“The more they do in a FLURRY AT THE END of the ad­min­is­tra­tion, the harder it will be to catch every­thing.”

Ex­ec­u­tive or­ders, too, are on the menu—al­though they can be re­versed eas­ily so even lib­eral alarmists doubt they will have much im­pact. Josh­hor­witz, ex­ec­u­tive di­rec­tor of the Coali­tion to Stop Gun Vi­o­lence, says, “his sons are big into hunt­ing and things like that, so maybe there are some rules around big game tro­phy im­por­ta­tion or the ex­port of cer­tain firearms he could change by ex­ec­u­tive or­der.”

One in­creas­ingly faint sil­ver lin­ing: If Democrats win the Se­nate by flip­ping both Ge­or­gia Se­nate seats in the Jan­uary 5th runoffs, there is more re­course be­cause of the Con­gres­sional Re­view Act. That gives Con­gress the abil­ity to undo ex­ec­u­tive-branch rules passed within the prior 60 leg­isla­tive cal­en­dar days.

Repub­li­cans used that tac­tic to undo sev­eral last­ditch Obama rules upon Trump’s ar­rival in 2017, but it re­quires un­di­vided gov­ern­ment.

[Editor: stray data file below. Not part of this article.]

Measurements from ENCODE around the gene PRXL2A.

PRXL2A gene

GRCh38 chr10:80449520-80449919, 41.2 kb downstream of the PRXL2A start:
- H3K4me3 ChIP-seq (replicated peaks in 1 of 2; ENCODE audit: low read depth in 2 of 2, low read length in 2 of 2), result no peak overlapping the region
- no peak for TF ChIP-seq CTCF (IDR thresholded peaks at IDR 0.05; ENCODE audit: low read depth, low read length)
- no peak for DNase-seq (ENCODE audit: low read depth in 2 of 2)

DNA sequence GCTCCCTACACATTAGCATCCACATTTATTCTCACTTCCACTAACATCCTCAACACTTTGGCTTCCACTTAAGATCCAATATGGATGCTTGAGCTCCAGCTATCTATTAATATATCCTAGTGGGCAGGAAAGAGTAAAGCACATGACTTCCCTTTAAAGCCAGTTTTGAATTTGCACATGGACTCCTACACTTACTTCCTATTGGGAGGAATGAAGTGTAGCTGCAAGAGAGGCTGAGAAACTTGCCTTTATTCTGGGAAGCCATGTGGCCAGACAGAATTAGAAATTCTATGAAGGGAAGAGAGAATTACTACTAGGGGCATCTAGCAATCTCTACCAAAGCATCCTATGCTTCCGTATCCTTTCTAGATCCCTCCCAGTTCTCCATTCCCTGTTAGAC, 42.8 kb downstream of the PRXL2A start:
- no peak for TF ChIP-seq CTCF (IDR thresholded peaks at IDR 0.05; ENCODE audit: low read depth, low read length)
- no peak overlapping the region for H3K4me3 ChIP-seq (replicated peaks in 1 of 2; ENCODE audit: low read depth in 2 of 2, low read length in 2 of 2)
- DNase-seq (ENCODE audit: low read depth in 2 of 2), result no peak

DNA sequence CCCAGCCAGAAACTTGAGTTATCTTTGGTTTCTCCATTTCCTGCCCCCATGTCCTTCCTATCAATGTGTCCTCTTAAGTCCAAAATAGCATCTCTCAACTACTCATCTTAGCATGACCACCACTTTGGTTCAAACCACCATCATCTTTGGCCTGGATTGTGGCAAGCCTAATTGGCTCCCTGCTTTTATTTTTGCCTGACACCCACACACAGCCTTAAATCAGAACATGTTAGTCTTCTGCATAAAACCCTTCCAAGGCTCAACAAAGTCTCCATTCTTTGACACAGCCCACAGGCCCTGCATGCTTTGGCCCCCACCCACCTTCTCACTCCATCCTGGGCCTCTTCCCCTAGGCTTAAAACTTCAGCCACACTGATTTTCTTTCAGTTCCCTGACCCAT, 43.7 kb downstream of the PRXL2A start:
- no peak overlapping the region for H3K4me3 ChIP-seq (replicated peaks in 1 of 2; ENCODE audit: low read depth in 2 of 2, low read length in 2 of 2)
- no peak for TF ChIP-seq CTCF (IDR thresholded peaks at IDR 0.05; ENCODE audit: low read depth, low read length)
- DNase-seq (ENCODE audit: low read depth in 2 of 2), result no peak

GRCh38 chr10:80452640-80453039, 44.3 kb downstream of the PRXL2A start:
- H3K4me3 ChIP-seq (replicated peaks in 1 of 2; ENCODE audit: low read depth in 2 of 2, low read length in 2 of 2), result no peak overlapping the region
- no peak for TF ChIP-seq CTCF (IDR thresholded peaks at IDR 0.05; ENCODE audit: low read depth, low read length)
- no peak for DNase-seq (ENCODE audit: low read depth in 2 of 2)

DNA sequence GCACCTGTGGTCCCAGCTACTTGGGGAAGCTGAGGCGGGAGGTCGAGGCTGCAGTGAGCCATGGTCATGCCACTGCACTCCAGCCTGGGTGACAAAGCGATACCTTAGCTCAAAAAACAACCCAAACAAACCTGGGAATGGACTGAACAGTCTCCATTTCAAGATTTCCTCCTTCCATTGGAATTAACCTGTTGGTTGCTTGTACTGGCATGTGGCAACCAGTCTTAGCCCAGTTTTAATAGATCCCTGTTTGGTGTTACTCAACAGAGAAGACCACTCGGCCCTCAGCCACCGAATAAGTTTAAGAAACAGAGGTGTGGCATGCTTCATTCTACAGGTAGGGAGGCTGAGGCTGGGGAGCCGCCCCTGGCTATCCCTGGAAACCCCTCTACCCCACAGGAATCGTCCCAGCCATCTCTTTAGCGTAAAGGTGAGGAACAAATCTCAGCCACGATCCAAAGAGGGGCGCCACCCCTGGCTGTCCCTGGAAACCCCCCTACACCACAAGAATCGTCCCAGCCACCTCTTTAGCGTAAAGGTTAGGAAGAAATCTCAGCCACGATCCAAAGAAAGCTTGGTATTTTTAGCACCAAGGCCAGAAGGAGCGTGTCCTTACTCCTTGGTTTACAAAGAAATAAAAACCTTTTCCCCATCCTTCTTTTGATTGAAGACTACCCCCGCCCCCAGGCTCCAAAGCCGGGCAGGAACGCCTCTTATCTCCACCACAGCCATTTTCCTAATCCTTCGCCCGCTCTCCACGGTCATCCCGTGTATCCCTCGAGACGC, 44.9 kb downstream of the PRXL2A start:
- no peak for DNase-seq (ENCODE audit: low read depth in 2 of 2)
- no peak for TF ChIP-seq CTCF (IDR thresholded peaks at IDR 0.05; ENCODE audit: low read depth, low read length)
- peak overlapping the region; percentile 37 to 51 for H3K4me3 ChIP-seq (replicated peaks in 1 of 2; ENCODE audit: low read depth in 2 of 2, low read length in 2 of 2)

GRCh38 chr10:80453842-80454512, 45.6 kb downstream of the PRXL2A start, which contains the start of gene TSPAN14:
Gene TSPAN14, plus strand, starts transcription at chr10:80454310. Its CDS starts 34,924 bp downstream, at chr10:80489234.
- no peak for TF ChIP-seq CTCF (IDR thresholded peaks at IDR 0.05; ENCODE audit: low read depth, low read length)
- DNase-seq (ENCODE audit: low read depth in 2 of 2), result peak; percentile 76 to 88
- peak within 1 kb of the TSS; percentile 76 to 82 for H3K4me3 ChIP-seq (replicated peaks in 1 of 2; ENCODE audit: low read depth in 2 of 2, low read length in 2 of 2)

An­other fear is that Trump of­fi­cials will at­tempt “to destroy doc­u­ments or ev­i­dence that would point to re­ally bad be­hav­ior,” Orn­stein says. In­for­ma­tion about emails in­volv­ing Commerce Sec­re­tary Wil­bur Ross’s ef­forts to cur­tail the 2020 cen­sus, Ed­u­ca­tion Sec­re­tary Betsy Devos’s deal­ings with pri­vate uni­ver­si­ties or HUD Sec­re­tary Ben Car­son’s in­volve­ment with no-bid con­tracts, for in­stance, could van­ish. “You can think of a mil­lion things be­cause we’re deal­ing with a level of mis­cre­ants that know no bot­tom,” he says. “Yes, there are laws that the­o­ret­i­cally pre­vent peo­ple from de­stroy­ing doc­u­ments, but once they are de­stroyed, they’re de­stroyed.”